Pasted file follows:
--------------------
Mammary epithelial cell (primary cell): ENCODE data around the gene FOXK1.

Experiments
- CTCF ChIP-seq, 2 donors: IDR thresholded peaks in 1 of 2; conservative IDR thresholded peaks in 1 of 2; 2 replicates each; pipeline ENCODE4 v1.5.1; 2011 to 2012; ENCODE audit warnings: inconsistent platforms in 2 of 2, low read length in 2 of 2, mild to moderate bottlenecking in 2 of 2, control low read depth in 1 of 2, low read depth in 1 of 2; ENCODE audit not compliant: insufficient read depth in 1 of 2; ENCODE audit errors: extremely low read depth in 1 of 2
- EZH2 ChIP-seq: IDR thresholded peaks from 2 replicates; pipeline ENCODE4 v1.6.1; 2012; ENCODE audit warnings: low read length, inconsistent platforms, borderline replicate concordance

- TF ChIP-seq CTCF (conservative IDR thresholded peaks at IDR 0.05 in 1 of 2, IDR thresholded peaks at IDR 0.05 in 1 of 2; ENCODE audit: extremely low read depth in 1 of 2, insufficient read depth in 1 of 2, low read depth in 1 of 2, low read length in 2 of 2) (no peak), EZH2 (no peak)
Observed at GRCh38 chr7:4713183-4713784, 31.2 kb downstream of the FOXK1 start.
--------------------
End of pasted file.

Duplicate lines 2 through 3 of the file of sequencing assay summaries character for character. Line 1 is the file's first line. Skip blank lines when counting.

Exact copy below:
Experiments
- CTCF ChIP-seq, 2 donors: IDR thresholded peaks in 1 of 2; conservative IDR thresholded peaks in 1 of 2; 2 replicates each; pipeline ENCODE4 v1.5.1; 2011 to 2012; ENCODE audit warnings: inconsistent platforms in 2 of 2, low read length in 2 of 2, mild to moderate bottlenecking in 2 of 2, control low read depth in 1 of 2, low read depth in 1 of 2; ENCODE audit not compliant: insufficient read depth in 1 of 2; ENCODE audit errors: extremely low read depth in 1 of 2